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COTTLE, JOSEPH (1770-1853). An English publisher, born probably in Gloucestershire. He opened a bookshop in Bristol and was instrumental in publishing some of the first poems of Southey, Coleridge, and Wordsworth. He remained in business from 1791 to 1799. After his retirement he produced several volumes of poetry, such as Malvern Hills (1798); John the Baptist (1801); Messiah (1815), which awoke the satire of Byron. His Early Recollections, Chiefly Relating to Samuel Taylor Coleridge (1837), with a second edition under the title Reminiscences of Coleridge and Southey (1847), contains interesting information on the early lives of Coleridge and Southey, but is disfigured by many details that show Cottle himself in an unpleasant light. COTTON (Fr., Sp. coton, from Ar. quṭun, qutn, cotton, from qatana, to inhabit). An important vegetable fibre distinguished from all other fibres by the peculiar twist it possesses, which makes it exceedingly valuable for spinning. It is cultivated in those parts of the globe between the two thirty-fifth parallels of latitude (a region which contains the largest portion of the land surface of the globe), although its most profitable cultivation is between the twentieth and thirty-fifth parallels north of the equator. Within this belt lie the cotton districts of the United States, northern Mexico, Egypt, northern Africa, and Asia, except the extreme southern parts of India and the Malay Peninsula. South of the equator cotton is grown in Brazil, nearly all of which country is said to be favorably adapted to its cultivation; in Australia, though not to any great extent; in Africa, where the extent of production is not known, and in the islands of the Pacific. Cotton is grown under wider range of climatic conditions, over a greater area, and by a greater variety and number of people, and is useful for a larger number of purposes than any other fibre. Its cheapness and the extent of its production preclude the demand ever exceeding the supply except locally and temporarily. Although cotton is grown mainly for the fibre surrounding its seeds, its by-products, the seeds as a source of oil and cake, and also the fibre of the stalks, are of great importance. See COTTONSEED AND ITS PRODUCTS.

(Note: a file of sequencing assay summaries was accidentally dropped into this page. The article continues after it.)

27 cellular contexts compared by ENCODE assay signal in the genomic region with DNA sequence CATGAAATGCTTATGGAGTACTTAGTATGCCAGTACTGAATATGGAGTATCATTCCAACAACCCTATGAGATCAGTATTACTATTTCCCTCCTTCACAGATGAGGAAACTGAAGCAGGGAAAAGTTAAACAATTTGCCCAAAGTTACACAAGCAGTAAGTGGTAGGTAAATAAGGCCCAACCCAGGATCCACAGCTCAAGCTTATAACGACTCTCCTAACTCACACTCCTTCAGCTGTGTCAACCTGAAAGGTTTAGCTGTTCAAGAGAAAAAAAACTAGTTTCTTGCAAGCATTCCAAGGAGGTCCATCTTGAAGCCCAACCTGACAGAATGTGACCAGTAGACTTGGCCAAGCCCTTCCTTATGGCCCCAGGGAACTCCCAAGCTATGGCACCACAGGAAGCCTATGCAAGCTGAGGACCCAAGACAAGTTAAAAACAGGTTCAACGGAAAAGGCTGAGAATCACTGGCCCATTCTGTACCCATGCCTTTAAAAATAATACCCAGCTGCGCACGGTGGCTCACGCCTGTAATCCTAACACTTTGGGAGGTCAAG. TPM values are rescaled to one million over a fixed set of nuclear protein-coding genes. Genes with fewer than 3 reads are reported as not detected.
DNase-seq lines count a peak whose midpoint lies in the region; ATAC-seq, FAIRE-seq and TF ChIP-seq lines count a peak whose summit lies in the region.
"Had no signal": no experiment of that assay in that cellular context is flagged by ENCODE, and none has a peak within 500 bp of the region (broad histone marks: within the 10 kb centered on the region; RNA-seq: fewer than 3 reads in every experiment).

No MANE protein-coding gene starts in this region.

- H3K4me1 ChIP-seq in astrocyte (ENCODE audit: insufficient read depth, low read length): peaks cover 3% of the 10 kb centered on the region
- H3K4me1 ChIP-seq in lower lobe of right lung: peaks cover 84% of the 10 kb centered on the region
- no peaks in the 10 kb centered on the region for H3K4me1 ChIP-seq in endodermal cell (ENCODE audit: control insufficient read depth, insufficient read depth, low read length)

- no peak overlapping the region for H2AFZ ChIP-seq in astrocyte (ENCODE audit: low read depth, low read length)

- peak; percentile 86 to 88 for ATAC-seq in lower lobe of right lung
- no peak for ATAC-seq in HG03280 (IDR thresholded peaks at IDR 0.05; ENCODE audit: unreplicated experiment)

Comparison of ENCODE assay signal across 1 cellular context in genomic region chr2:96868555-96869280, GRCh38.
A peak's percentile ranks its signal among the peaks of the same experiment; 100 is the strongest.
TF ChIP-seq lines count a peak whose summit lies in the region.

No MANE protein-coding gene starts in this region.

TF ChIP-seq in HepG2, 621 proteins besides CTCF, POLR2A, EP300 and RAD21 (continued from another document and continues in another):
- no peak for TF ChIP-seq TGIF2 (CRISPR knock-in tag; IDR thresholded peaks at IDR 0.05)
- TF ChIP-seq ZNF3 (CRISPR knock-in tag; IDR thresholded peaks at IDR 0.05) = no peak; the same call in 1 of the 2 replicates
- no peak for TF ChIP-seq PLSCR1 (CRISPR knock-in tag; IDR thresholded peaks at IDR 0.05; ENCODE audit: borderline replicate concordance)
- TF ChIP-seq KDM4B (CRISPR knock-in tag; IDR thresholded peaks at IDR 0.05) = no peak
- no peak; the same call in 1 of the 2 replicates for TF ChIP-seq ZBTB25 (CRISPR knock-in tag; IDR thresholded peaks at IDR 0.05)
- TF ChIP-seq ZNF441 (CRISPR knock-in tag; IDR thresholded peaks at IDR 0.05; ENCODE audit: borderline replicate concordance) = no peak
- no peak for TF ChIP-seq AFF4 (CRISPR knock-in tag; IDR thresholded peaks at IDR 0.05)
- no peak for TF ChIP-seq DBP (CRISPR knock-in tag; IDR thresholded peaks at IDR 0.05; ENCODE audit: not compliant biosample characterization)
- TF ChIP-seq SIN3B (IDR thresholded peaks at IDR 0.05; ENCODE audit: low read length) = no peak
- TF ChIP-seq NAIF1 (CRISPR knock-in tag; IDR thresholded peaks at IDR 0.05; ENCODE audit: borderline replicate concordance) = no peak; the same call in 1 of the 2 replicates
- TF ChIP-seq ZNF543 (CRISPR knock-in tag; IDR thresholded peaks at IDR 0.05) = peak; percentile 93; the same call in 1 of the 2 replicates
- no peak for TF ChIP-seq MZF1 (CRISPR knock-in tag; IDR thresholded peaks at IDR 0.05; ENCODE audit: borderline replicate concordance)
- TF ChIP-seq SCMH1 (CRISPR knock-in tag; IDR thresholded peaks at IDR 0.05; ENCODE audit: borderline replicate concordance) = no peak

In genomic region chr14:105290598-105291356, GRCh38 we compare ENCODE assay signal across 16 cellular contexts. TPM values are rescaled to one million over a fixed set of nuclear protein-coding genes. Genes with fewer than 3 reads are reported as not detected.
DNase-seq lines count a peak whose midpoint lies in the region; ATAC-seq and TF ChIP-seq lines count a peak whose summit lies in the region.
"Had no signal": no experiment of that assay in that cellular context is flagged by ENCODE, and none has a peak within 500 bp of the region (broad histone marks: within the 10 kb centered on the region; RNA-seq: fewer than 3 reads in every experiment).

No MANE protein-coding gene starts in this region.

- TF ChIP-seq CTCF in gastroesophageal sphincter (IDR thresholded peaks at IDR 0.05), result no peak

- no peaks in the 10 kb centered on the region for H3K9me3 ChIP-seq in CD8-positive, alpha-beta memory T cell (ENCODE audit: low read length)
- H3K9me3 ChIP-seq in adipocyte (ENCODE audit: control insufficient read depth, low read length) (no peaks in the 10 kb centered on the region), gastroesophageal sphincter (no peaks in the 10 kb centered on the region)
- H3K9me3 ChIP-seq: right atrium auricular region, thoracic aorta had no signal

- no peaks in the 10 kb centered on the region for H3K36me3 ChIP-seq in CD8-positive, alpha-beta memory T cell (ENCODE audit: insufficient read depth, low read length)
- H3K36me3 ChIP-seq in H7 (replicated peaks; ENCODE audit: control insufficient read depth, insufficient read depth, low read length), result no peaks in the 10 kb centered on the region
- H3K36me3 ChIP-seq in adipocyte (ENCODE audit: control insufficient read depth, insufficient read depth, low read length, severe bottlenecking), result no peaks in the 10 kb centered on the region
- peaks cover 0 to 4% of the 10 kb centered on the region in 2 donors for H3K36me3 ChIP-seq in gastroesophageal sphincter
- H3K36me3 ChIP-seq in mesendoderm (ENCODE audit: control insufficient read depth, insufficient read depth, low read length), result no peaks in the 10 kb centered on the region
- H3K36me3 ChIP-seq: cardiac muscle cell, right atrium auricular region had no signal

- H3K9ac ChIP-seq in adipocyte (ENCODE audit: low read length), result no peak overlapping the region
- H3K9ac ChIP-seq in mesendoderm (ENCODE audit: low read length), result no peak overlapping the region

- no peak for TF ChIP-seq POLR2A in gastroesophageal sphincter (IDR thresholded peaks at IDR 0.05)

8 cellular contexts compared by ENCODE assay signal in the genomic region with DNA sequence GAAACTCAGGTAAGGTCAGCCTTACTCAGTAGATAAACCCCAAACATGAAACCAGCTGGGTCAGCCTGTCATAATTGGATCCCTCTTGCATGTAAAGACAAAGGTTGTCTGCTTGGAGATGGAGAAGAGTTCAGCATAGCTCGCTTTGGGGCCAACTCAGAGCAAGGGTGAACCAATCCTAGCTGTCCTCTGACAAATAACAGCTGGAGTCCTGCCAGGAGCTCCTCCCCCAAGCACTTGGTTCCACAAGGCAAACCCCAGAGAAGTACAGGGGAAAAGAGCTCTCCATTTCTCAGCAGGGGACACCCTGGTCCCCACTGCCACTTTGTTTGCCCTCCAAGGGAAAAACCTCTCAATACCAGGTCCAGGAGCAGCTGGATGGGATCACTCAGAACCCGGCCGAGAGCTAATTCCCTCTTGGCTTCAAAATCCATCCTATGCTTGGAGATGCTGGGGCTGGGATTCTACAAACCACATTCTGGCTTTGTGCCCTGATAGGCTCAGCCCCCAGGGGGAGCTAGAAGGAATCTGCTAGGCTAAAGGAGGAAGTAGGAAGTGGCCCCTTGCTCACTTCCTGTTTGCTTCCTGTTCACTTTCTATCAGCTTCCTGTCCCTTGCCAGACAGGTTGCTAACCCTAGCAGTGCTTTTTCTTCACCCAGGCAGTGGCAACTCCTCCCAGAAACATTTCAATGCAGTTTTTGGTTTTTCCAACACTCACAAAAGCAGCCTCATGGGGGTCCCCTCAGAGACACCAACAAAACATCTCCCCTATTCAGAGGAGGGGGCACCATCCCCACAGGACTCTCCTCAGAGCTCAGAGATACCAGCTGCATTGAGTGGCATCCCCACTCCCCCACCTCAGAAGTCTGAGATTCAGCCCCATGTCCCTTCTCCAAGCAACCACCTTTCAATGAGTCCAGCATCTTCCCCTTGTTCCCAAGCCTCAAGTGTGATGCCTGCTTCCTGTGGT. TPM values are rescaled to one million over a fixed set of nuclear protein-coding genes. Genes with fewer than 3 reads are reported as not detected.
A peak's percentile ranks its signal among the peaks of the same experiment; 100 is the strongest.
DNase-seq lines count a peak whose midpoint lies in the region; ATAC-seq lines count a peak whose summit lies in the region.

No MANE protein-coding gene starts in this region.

their duration are perennials, biennials, or annuals. The leaves of the cultivated species are three to seven, or even nine-lobed, and are more or less sprinkled with small black or pellucid dots. The flowers vary in color; the common low, with purple spots at base, the whole flower colors in the United States are white or light yelturning red the second day after opening. The flowers usually are borne singly in the axils of number occur together. At their bases the flowthe leaves except in the 'cluster' type, where a ers are surrounded by three or more green heartshaped bracts, which are deeply cut or fringed and are united at their bases to form a cup. These constitute the 'squares.' The fruit, known as the boll, is a three to five-celled capsule, containing the numerous seeds, more or less covered with lint, which is white or tawny. All of the species are of tropical origin, yet their most successful cultivation is in temperate climates where there is a period of six months free from frosts and where there is an abundant and well-distributed rainfall throughout the growing season. An increasing temperature during the period of greatest growth is believed to be conducive to the production of the best fibre, and in India, where a lower grade of staple is produced, the decreasing temperature at this period is held responsible for the inferior quality. The botanical origin of plants that have long been in cultivation is always a source of perplexity, and the exact species to which the different varietie of cotton belong has been the subject of much controversy. By almost common consent it is now agreed that most of the cotton of commerce is the product of three or four species and their hybrids. These species are Gossypium arboreum and Gossypium peruvianum, arborescent species grown only in the tropics; Gossypium barbadense, the source of the celebrated Sea Island cotton, and Gossypium herbaceum, the species from which most of the crop of India and the United States is grown. By some the American upland cotton is believed to have originated from Gossypium maritimum and Gossypium hirsutum, but these are now believed to be the same as Gossypium barbadense and Gossypium herbaceum. There is perhaps no other plant that responds so quickly. to changes in environment and improved cultivation, and to this are doubtless due the many varieties and species.